When Robin Cook, then leader of the House of Commons and a former UK foreign secretary, stepped down 20 years ago in protest against the invasion of Iraq, Harold Pinter made a powerful observation.
Resigning “over a matter of principle is not a very fashionable thing in our society”, the Nobel prize-winning playwright had said.
More recently – last year – former UK prime minister Boris Johnson faced internal turmoil over his mishandling of a scandal involving an MP investigated in connection with “actions causing significant damage to the reputation of the House as a whole, or of its members generally”.
Rishi Sunak, the present prime minister, had resigned as chancellor, saying “the public rightly expect government to be conducted properly, competently and seriously”.
The health secretary, Sajid Javid, also stepped down, arguing that the people “rightly expect integrity from their government. The tone you set as a leader and the values you represent reflect on your colleagues, your party and, ultimately, the country”.
A month ago, the Belgian justice minister resigned when it became known that an Islamic extremist who killed two Swedes in Brussels had been denied asylum and was sought for extradition by Tunisia.
And, in March, the Greek transport minister declared he felt it was his “duty” to resign “as a basic indication of respect for the memory of the people who died so unfairly” in a train crash that claimed over 50 lives and left many injured.
Just days ago, the prime minister of Portugal surprisingly handed in his resignation amid a corruption investigation into mining concessions and contracts related to hydrogen production.
“The dignity of the functions of prime minister is not compatible with any suspicion about his integrity, his good conduct and even less with the suspicion of the practice of any criminal act,” António Costa told the nation, insisting he was clean.
The scenario prevailing in Portugal can be compared to what has been happening on this tiny island.
The Portuguese investigation is into allegations of “misuse of funds, active and passive corruption by political figures and influence peddling”, public prosecutors said. Costa will also be investigated for allegedly intervening personally to speed up the issue of certain permits.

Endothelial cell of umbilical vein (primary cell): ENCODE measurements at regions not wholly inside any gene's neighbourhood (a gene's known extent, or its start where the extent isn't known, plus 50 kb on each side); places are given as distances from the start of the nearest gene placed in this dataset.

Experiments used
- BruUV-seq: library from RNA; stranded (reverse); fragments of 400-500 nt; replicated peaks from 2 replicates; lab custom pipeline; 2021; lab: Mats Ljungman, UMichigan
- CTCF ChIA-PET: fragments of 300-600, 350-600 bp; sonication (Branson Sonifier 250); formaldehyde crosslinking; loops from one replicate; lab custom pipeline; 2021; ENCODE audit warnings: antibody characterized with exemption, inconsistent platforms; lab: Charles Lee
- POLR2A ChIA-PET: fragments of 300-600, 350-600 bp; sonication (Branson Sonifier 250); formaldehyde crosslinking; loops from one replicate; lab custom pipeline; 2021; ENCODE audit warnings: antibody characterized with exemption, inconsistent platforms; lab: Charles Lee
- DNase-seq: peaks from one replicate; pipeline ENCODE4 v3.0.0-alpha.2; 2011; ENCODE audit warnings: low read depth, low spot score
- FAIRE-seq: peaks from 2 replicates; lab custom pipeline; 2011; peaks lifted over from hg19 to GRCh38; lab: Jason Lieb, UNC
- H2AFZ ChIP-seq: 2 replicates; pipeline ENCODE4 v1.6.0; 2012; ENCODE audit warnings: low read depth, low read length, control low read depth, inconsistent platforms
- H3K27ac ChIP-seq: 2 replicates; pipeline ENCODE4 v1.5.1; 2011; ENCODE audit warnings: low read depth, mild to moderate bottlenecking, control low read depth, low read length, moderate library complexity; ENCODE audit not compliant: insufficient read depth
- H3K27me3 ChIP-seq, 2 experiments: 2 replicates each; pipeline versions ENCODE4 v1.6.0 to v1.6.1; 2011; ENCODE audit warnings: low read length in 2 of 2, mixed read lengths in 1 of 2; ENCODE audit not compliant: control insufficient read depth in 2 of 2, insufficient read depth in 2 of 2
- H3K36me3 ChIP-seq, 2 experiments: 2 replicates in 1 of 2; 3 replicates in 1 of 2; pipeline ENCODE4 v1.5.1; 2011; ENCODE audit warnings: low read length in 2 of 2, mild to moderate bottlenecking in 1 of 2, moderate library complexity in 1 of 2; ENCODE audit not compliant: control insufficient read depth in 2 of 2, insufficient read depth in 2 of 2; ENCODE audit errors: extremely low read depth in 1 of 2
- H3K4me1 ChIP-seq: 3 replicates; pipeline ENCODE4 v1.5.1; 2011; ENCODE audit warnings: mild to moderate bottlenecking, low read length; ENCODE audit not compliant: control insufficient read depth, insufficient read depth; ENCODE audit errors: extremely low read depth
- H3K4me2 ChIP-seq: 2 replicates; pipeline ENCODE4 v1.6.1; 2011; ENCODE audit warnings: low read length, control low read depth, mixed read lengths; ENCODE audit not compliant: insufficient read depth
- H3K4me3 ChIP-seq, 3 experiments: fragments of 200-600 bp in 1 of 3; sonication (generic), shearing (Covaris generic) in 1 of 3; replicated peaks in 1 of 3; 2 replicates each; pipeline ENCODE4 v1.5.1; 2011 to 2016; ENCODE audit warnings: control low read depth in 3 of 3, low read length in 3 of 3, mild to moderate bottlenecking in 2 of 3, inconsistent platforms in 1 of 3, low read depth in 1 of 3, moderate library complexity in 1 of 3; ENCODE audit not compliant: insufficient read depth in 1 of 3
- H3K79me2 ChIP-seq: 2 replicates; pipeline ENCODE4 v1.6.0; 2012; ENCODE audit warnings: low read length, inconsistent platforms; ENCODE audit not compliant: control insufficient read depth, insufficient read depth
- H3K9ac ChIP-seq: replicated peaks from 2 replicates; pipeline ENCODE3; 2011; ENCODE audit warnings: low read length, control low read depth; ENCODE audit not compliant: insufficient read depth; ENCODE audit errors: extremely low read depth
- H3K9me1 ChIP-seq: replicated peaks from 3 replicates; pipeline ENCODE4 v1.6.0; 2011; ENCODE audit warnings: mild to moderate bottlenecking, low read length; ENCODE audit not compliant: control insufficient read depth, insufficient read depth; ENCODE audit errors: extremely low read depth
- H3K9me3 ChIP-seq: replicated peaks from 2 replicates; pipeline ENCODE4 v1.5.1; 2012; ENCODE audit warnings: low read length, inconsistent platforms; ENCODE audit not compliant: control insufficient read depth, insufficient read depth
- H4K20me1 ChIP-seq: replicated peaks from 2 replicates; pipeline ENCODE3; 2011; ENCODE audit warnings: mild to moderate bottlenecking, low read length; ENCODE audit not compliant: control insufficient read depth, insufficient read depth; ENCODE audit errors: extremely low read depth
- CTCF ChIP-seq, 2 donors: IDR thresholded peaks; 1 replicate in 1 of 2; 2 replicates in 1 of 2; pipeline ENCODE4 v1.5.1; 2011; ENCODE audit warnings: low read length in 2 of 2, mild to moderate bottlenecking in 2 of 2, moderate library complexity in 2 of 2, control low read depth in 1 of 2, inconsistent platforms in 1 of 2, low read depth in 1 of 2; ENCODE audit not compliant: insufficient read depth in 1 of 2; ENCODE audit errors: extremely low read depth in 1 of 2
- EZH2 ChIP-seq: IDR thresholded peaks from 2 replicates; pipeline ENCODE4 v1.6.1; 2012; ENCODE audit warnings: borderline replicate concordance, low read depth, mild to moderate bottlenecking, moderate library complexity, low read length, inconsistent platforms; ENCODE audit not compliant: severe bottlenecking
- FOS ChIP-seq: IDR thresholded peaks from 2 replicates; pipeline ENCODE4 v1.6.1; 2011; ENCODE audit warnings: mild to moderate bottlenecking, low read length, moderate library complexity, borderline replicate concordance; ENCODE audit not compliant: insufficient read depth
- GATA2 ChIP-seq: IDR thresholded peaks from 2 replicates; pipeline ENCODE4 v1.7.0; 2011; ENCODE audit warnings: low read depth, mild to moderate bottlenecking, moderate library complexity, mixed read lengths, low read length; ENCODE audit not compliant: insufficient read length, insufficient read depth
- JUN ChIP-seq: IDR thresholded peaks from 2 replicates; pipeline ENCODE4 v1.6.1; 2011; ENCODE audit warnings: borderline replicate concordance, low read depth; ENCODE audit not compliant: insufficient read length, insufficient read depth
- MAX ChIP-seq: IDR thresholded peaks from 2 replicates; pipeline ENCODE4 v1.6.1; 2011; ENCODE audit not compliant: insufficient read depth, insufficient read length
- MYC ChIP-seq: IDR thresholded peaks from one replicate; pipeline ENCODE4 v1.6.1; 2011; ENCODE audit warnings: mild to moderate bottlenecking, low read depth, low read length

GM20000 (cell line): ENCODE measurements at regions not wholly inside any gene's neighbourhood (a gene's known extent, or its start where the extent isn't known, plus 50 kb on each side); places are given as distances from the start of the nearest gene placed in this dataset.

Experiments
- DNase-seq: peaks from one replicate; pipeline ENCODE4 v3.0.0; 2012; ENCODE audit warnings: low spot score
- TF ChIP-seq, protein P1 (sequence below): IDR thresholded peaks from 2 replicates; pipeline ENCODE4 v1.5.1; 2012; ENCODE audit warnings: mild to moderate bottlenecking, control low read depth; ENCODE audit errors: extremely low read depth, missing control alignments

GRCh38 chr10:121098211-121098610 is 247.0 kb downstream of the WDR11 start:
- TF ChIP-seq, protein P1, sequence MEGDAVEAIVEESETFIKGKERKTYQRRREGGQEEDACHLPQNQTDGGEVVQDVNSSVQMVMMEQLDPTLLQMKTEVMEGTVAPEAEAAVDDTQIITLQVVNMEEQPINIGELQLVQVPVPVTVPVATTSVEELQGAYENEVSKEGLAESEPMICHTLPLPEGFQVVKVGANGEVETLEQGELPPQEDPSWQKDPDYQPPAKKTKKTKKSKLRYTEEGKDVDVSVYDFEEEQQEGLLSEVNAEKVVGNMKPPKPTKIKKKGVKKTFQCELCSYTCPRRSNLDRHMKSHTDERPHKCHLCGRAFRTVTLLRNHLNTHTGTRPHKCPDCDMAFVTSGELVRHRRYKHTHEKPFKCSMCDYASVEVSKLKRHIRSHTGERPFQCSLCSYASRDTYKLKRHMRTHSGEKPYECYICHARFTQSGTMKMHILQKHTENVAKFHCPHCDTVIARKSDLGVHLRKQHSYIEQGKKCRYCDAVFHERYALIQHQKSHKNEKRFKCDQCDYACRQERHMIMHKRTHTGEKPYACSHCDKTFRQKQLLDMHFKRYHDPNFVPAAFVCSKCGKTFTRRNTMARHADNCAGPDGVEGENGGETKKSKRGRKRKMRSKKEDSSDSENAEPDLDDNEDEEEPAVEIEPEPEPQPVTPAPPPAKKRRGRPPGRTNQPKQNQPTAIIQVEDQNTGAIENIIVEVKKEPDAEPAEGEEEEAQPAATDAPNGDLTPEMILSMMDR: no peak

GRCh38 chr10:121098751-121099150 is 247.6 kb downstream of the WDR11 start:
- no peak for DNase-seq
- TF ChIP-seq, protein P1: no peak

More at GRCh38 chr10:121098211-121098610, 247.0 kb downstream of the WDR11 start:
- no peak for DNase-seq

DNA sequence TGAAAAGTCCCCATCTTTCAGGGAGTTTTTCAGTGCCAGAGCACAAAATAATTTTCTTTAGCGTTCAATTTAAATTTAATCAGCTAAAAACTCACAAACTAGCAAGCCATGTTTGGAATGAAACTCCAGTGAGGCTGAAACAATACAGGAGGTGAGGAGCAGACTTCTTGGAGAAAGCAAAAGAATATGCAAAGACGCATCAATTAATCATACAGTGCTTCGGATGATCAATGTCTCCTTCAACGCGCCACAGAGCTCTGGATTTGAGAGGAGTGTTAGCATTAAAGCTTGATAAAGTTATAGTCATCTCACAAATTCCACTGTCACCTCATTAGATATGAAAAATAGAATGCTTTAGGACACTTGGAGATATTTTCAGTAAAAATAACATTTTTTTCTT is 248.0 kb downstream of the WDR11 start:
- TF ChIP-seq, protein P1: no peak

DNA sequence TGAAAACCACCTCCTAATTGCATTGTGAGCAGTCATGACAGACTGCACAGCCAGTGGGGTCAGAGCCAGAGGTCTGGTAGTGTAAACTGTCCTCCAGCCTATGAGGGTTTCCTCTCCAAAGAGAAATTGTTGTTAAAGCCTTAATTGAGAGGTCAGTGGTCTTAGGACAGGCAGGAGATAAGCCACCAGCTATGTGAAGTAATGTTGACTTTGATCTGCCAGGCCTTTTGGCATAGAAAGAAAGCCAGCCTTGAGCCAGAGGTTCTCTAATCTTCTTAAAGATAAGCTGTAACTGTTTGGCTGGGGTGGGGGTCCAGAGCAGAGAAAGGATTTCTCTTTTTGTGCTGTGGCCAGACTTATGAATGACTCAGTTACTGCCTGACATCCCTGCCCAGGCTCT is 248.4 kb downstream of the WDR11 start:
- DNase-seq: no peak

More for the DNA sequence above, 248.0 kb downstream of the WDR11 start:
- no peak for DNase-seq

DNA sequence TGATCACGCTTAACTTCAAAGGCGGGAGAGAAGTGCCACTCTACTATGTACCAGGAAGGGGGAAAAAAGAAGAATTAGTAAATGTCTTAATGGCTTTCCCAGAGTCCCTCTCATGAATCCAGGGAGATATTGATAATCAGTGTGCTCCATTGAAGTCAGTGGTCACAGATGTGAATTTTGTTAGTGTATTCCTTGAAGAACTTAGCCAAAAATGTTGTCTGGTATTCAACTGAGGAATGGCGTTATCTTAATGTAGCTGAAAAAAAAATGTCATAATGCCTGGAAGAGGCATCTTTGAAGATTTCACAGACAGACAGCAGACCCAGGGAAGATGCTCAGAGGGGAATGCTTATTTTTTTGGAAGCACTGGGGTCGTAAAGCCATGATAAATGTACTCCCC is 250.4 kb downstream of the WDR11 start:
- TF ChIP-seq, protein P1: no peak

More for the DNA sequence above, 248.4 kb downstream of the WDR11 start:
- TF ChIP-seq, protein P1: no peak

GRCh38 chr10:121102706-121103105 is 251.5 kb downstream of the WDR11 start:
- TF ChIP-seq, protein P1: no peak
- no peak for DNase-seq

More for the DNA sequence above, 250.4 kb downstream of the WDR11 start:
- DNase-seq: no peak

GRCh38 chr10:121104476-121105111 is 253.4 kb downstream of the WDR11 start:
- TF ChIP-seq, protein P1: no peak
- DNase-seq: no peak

On his watch, the economy performed strongly, however, a number of scandals and the government’s promotion of cheap service sector jobs led his popularity to wane.
Malta is not immune to political scandals and serious accidents but it is very different, certainly in the manner its politicians react.
Resignations on matters of principle and/or assuming political responsibility in Malta are very few and far between.
The late Nationalist MP Lino Gauci Borda resigned almost 30 years ago over an investment account in the UK which had not been declared for tax purposes.
In 1998, then Labour justice minister Charles Mangion stepped down when he inadvertently failed to inform cabinet prior to recommending a presidential pardon in a drug possession case. Such examples are few and far between.
Politicians in Malta, even prominent ones, have unashamedly remained in office after flagrantly found lying even in court, abusing office, caught in corrupt practices, violating human rights, and failing to do their duty, among others.
Sadly, when the first commissioner for standards in public life tried his best to raise the bar, the government kicked him upstairs to the European Court of Auditors. There can hardly be a clearer sign of the kind of politics this government prefers.